Niagara Gazette — There was thunder, there was lightning. But by noon Saturday, the sun was out.
And so were the airplanes. Model airplanes, to be exact.
The folks at the Wing & Rotor Club of Western New York were able to get an abbreviated first day in the books of the club's 2013 Fly Over Niagara Remote-Controlled Air Show. They almost didn't fly.
"We were here at 8 a.m. (Saturday)," Charlie Incorvaia, organizer for the show, said. "It was so wet, we went home. We came back at noon and it was dry enough."
The group is bound and determined to try it again today, with demonstrations of all types of aircraft set from 10 a.m. to 4 p.m. at Reservoir State Park in Lewiston, located on Witmer Road next to Interstate 190.
There was a noticeably small crowd of onlookers Saturday, with only a handful of chairs pulled up to watch the motorized models take off and perform some of the stunts the planes have been known for. After all, these are the types of planes which perform almost every maneuver in movies before computerized technology made practical effects less spectacular.
But while many spectators kept their distance for a variety of reasons, some of the pilots still showed up to take their planes to the sky. Pilots like Tom Banish and John Scarantino, both of Hamburg's Flying Knights club.
"I saw the weather, but when I looked at the Internet, it said it was going to clear up," Banish said. "At 1 p.m., the sun is out."
Banish joined the Lewiston flyers for the first time Saturday, taking his SBach 300 aerobatics plane for flight above Reservoir Park, once again the home for the show. The 3.7 horsepower engine in the model allows him to execute some impressive maneuvers with dexterous fingers at his handheld controls.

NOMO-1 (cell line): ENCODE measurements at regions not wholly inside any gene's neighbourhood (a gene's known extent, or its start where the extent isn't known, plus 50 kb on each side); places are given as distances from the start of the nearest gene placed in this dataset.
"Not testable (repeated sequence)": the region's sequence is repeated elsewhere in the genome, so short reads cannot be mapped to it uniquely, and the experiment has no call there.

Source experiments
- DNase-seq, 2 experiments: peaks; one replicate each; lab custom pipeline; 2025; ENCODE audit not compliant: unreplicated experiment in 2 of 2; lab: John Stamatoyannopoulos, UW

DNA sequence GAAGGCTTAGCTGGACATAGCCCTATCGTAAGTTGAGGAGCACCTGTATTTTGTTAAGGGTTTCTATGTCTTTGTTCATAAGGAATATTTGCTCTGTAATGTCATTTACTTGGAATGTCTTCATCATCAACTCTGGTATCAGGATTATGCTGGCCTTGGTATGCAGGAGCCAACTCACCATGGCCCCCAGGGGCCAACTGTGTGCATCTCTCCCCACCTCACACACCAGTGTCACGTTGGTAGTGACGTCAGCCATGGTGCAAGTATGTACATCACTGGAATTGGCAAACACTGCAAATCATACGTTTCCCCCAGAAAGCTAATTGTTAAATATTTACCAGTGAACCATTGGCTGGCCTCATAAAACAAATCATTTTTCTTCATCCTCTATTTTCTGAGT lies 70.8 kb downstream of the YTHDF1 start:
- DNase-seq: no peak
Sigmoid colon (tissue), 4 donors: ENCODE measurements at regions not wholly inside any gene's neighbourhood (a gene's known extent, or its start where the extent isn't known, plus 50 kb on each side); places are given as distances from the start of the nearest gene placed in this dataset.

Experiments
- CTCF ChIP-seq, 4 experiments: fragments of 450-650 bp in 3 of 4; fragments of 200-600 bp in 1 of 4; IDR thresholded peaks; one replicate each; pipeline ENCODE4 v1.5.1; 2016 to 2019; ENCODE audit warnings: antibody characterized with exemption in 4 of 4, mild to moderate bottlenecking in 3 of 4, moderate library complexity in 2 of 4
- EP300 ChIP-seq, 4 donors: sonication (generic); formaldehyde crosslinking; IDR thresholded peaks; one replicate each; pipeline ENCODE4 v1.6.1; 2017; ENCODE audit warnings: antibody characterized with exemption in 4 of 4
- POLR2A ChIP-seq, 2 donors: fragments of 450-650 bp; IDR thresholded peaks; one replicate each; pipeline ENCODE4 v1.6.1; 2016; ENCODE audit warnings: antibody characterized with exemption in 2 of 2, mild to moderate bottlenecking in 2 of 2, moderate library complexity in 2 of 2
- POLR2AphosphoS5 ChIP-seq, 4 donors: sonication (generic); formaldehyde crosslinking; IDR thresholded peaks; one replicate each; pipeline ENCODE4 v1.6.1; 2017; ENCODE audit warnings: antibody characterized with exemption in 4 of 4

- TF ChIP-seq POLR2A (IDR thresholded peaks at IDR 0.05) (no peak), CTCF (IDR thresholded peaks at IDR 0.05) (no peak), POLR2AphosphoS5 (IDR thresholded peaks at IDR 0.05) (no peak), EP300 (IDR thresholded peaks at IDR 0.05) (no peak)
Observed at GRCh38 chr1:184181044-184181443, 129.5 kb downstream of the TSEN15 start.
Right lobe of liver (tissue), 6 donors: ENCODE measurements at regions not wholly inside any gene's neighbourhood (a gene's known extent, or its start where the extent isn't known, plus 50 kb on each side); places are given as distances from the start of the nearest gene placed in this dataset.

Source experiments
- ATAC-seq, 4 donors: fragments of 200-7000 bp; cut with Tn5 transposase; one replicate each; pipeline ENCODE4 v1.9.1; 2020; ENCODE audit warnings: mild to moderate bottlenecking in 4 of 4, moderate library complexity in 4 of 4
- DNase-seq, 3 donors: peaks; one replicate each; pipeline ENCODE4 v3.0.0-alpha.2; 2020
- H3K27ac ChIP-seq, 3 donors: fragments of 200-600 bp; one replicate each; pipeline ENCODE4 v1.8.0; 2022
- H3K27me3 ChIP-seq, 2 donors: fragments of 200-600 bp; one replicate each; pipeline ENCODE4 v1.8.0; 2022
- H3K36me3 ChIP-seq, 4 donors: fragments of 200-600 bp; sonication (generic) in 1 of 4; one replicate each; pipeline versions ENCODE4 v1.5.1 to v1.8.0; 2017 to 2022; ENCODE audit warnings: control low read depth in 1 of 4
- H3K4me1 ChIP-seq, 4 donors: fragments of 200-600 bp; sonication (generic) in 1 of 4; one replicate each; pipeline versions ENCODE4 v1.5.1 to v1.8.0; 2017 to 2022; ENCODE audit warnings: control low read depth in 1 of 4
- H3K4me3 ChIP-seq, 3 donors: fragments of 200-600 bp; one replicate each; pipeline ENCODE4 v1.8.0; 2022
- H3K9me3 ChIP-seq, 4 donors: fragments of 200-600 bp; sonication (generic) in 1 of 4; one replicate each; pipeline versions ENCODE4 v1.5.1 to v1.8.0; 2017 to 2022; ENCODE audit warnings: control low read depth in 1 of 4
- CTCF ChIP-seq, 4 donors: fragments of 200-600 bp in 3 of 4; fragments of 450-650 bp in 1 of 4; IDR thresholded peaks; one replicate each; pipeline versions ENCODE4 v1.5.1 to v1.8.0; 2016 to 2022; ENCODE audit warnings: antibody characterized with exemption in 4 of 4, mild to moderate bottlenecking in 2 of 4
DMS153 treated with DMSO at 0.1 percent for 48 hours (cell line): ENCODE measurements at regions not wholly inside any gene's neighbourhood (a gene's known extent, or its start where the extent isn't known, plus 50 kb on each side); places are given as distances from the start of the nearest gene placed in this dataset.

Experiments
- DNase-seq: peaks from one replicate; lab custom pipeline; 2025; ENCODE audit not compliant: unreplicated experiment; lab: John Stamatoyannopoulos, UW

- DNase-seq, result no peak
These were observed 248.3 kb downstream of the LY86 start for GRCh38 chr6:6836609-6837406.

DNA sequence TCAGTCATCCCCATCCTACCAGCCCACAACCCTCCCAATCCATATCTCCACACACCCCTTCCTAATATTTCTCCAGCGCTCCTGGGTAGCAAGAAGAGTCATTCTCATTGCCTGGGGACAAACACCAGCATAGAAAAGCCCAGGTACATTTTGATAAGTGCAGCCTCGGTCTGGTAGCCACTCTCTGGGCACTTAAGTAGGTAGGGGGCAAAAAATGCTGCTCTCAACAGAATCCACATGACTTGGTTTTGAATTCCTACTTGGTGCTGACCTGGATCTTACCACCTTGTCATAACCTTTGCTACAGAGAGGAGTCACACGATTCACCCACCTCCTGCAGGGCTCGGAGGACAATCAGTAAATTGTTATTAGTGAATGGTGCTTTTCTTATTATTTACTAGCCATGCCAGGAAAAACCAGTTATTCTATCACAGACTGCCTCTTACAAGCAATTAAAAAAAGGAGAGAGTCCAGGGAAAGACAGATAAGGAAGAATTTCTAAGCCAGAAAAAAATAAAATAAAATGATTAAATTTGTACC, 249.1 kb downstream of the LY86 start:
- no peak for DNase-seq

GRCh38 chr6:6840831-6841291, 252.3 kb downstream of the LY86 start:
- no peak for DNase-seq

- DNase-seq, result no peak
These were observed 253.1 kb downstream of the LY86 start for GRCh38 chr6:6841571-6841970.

Stunts like his knife-edge spins, waterfalls and four-point rolls are all extremely impressive. In fact, they keep him interested in the activity, he said.
"Last year, I was in to jets," he said. "But this year, I decided to try aerobatics. It's a lot more fun than flying in circles."
Organizers are hopeful the weather forecast for today holds true to try and bring more curious onlookers. Because the beauty of this particular air show is the pilots sometimes allow rookies to fly a plane.
Using connected controllers, the owner is able to get the plane to take off and climb to a nice height. He then hands over control to the inexperienced flyer by holding a button on his controller, allowing the other to take the lead.
It's a system designed to bring the rookies along slowly so if they make a mistake, the pilot can correct it before there's any real damage done, Incorvaia said.
"If the young pilot gets into trouble, like if he's going to crash, the experienced pilot can take control of the plane and save it," he said. "We try to keep the planes what we call 'three-mistakes high' (in the air) while flying."Contact reporter Timothy Chipp at 282-2311, ext. 2251 or follow on Twitter @timchipp.